National Weather Summary for Wednesday, September 6, 2017
by David Moran, on Sep 6, 2017 11:00:25 AM
Thunderstorms may develop across portions of North Carolina ahead of a cold front on Wednesday. A stalled front will be the focus for excessive rainfall Wednesday across the Mid Atlantic and the Northeast. A disturbance moving over the western US will allow for the development of thunderstorms across the Cascades and the Sierra Nevada Wednesday.
- Thunderstorms for Portions of the Mid Atlantic and Southeast on Wednesday
- Potential for Thunderstorms Wednesday for Portions of the Northeast
- Risk for Thunderstorms for the Cascades and Sierra Nevadas Wednesday
- Excessive Rainfall Wednesday for the Mid Atlantic and Northeast
- Thunderstorm Potential for the Cascades and Sierra Nevada Thursday
- Excessive Rainfall Friday for the Desert Southwest
- Tropical Update
Thunderstorms for Portions of the Mid Atlantic and Southeast on Wednesday
A slow moving cold front will move into the region from the west today. At the same time, the atmosphere will destabilize during the day with daytime heating and cooling aloft associated with a deep trough moving in from the west. Storms are expected to develop along and ahead of the front during the afternoon hours. Some of these storms will coalesce into clusters and lines with damaging winds the primary hazard.
Major Cities in Region: Columbia, SC, Raleigh, NC, Norfolk, VA
Potential for Thunderstorms Wednesday for Portions of the Northeast
A slow moving cold front will be the focus for the development of thunderstorms today. Daytime heating ahead of the front and cooling aloft associated with an upper level trough will increase instability. Storms will develop during the afternoon hours with damaging winds the primary hazard.
Major Cities in Region: New Haven, CT, Providence, RI, Boston, MA, Portland, ME
Risk for Thunderstorms for the Cascades and Sierra Nevadas Wednesday
An upper level low moving in from the west will provide lift that should allow for the development of strong to severe thunderstorms. Storms should begin to develop during the afternoon as daytime heating increases. The primary threat from these storms would be large hail and damaging winds. Storms will likely weaken with the loss of daytime heating, but should continue after dark.
Major Cities in Region: Medford, OR, Reno, NV
Excessive Rainfall Wednesday for the Mid Atlantic and Northeast
A stalled front draped across the eastern US will be the focus for heavy rain and thunderstorms on Wednesday. Rainfall amounts of 1-2 inches with locally higher amounts in excess of 2.5 inches are expected. This rainfall will result in the potential for flash flooding and excessive runoff.
Major Cities in Region: Washington, DC, Philadelphia, PA, New York, NY, Boston, MA, Augusta, ME
Excessive Rainfall Risk Outline for Wednesday
Thunderstorm Potential for the Cascades and Sierra Nevadas Thursday
A threat for isolated to scattered thunderstorms may develop across portions of the Cascades and the Sierra Nevadas as an upper level disturbance moves across the region. With daytime heating creating ample instability and lift from the disturbance, thunderstorms will increase in coverage and intensity across the region. Hail, damaging winds, frequent lightning, and heavy rain will be the primary hazards with the stronger storms.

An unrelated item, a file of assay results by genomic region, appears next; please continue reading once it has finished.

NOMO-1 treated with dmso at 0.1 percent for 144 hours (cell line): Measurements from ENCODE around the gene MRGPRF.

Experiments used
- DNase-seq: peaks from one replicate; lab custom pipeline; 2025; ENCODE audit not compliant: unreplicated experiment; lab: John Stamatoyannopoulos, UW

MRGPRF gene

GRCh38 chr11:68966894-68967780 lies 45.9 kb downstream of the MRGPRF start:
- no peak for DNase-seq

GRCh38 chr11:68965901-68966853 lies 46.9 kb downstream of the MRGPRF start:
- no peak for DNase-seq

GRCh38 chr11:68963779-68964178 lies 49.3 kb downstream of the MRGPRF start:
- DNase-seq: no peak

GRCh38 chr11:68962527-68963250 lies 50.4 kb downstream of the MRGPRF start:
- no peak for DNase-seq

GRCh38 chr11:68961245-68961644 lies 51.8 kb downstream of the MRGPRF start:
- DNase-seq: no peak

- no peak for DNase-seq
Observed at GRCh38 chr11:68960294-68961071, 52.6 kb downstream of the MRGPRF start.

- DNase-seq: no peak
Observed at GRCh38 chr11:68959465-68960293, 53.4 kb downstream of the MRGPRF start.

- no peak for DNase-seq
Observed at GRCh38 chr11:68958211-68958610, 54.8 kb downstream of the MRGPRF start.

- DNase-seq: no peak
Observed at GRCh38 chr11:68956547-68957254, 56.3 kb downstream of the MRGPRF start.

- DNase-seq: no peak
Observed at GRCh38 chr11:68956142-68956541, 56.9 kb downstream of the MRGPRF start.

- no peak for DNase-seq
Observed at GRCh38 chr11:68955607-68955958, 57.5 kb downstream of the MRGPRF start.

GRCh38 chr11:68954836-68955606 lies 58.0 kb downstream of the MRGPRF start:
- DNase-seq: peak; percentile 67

Major Cities in Region: Medford, OR
SPC Convective Outlook for Thursday
Excessive Rainfall Friday for the Desert Southwest
As an upper level low remains offshore the coast of California on Friday, southerly low level flow will allow moisture to flow into the Southwest. With lift provided by the upper level disturbance, slow moving showers and thunderstorms are expected during the afternoon and evening. Rainfall amounts of 0.50-0.75 inch with locally higher amounts in excess of an inch are forecast. This will lead to an isolated threat for flash flooding and excessive runoff.
Major Cities in Region: Phoenix, AZ, Flagstaff, AZ, Tucson, AZ
Excessive Rainfall Risk Outline for Friday
Hurricane Irma (blue oval) is 140 miles east of San Juan, Puerto Rico and is moving west-northwest at 16 mph. This general motion is expected to continue for the next couple of days. On the forecast track, the core of Irma will move over portions of the Virgin Islands and pass near or just north of Puerto Rico this afternoon or tonight. The storm will be near the Dominican Republic Thursday and near the Turks and Caicos and southeastern Bahamas late Thursday. Maximum sustained winds are near 185 mph with higher gusts. Some fluctuations in intensity are likely during the next day or two, but Irma is expected to remain a category 4 or 5 storm over the next few days.
Tropical Storm Jose (red oval) is located 1135 miles east of the Lesser Antilles and is moving west-northwestward at 17 mph. Sustained winds are at 70 mph and Jose is expected to become a hurricane later today.
Tropical Storm Katia (green oval) is 175 miles north of Veracruz, Mexico and is slowly moving to the east-southeast at 5 mph. Maximum sustained winds are at 45 mph with higher gusts. Katia could become a hurricane before approaching the coast of Veracruz in a couple of days.
Enhanced Infrared Tropical Satellite
A Look Ahead
As Hurricane Irma begins to approach southern Florida, moderate to heavy rain will spread across the state during the evening hours on Saturday. At this time, model guidance continues to suggest that 2-4 inches of rain with locally higher amounts in excess of 6 inches will be possible as Irma approaches Florida, resulting in widespread flooding and excessive runoff. Into Sunday, Irma will continue making its way toward and possibly into Florida. Widespread rainfall amounts of 2-4 inches with isolated higher amounts in excess of 6 inches are forecast across much of Florida on Sunday.
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